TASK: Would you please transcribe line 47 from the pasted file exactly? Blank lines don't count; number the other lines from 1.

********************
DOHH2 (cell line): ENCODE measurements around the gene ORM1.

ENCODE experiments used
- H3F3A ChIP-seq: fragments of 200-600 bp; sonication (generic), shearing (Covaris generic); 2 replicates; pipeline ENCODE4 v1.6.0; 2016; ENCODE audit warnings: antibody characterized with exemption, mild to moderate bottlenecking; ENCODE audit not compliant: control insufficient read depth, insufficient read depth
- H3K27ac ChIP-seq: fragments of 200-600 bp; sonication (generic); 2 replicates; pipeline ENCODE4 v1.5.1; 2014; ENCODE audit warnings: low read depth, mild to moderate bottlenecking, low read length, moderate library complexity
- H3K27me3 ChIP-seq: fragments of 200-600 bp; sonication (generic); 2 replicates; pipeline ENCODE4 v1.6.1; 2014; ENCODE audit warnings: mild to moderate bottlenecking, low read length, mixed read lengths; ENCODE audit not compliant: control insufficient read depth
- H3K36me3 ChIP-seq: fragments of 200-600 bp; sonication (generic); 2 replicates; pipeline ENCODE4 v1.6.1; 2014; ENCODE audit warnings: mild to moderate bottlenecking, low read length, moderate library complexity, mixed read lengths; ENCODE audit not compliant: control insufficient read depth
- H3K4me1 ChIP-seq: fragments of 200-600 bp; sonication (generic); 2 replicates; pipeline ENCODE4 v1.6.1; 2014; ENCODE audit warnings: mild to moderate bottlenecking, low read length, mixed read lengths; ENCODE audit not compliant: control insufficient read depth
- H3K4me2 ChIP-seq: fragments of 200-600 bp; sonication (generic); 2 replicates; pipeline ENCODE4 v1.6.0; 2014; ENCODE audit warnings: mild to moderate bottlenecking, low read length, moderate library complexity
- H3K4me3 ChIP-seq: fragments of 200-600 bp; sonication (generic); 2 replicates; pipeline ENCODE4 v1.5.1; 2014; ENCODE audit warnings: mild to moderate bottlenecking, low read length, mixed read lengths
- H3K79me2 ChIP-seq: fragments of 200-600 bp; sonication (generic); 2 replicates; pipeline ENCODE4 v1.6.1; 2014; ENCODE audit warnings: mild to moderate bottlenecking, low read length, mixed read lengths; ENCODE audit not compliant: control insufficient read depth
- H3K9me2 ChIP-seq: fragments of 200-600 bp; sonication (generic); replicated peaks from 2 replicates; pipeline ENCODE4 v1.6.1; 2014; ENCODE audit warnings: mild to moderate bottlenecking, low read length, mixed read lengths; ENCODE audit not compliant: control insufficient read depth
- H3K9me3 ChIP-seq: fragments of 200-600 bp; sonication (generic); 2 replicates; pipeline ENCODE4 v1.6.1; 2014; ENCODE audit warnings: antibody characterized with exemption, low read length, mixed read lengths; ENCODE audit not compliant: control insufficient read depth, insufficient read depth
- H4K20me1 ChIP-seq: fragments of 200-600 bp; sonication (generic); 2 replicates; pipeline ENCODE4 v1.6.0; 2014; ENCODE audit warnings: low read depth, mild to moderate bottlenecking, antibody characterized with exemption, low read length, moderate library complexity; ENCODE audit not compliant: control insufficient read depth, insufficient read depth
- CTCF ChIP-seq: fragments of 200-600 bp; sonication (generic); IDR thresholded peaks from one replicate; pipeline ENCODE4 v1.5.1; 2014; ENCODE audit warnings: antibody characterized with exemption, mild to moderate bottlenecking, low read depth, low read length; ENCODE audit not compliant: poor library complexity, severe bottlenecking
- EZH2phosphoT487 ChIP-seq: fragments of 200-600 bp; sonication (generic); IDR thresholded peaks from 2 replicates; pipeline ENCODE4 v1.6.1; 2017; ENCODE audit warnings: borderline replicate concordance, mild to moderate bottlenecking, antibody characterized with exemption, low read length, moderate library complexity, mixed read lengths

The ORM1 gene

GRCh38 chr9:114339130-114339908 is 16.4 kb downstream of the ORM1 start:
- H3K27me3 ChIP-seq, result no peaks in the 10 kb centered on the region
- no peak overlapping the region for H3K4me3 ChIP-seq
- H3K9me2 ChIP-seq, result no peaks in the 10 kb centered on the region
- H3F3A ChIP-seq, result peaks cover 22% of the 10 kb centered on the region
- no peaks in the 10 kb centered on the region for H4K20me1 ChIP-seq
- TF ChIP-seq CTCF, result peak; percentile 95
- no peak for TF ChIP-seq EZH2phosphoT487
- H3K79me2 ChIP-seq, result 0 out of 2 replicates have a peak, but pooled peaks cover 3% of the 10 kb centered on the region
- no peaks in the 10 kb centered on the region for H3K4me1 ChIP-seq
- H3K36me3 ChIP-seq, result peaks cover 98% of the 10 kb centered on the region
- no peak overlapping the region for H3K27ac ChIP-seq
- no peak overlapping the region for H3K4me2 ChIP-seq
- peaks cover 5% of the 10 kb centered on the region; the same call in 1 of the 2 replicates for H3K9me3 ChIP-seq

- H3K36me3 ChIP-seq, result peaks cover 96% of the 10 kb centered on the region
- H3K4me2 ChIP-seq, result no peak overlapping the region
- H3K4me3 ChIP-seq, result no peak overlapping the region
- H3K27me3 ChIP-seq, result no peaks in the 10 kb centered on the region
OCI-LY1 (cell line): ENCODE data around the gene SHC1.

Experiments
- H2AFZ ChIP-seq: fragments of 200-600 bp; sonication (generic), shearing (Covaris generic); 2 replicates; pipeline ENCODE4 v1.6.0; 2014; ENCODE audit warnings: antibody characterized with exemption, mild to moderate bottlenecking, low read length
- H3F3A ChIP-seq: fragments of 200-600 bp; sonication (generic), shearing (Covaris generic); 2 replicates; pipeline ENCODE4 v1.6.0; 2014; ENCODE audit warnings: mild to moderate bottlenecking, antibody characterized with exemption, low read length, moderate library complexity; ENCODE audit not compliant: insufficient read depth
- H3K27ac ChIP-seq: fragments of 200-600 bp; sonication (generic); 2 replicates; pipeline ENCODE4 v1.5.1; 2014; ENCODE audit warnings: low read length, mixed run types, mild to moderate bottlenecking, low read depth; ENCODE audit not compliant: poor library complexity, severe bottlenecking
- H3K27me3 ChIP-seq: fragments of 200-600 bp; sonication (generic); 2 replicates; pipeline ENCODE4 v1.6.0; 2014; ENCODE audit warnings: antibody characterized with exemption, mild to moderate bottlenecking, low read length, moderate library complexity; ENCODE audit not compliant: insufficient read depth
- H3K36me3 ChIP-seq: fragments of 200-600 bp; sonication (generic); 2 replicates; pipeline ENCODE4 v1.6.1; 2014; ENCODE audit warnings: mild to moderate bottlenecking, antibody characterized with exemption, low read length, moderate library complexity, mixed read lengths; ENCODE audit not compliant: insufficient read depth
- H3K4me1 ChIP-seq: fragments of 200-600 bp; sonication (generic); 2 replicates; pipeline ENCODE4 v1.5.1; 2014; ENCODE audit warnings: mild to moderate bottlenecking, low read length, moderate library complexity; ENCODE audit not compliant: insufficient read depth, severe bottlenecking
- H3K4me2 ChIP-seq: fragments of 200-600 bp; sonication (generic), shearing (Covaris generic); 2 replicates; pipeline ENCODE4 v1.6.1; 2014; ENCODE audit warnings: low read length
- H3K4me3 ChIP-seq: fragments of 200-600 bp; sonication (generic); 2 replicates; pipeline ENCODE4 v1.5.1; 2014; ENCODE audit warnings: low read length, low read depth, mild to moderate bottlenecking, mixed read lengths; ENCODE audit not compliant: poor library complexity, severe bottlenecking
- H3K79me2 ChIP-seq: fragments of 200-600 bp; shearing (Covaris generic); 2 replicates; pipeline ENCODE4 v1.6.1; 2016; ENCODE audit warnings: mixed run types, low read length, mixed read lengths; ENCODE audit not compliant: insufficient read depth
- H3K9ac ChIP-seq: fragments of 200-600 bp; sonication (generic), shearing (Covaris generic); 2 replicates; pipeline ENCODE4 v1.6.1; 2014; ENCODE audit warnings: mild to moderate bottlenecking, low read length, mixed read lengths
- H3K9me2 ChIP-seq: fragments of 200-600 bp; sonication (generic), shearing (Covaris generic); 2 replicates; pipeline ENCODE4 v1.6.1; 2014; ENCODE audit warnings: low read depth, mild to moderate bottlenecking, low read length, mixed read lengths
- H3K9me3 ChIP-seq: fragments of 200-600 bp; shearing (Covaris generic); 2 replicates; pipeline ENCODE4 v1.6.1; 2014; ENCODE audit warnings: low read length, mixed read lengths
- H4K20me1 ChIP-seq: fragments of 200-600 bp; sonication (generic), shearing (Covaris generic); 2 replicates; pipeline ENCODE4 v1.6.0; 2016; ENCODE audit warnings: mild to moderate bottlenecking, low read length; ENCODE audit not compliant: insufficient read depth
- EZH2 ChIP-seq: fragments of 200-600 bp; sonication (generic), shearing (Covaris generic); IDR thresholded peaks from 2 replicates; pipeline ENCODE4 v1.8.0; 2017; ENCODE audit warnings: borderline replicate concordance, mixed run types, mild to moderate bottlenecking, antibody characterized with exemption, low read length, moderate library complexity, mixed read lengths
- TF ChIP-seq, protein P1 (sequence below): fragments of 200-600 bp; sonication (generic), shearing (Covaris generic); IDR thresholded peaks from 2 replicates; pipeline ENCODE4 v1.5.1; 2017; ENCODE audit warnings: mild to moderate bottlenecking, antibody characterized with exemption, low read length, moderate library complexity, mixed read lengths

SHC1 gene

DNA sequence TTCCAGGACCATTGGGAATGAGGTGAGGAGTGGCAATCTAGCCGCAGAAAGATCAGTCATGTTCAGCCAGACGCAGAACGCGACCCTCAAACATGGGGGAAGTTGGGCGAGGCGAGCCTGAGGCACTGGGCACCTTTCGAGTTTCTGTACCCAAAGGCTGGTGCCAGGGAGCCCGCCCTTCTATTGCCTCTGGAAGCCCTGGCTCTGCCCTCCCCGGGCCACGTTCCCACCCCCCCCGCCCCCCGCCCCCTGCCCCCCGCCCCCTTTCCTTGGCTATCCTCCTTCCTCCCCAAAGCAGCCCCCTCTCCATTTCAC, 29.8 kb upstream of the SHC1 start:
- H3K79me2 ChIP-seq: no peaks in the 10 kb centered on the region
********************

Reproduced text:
- H3K9me2 ChIP-seq: fragments of 200-600 bp; sonication (generic), shearing (Covaris generic); 2 replicates; pipeline ENCODE4 v1.6.1; 2014; ENCODE audit warnings: low read depth, mild to moderate bottlenecking, low read length, mixed read lengths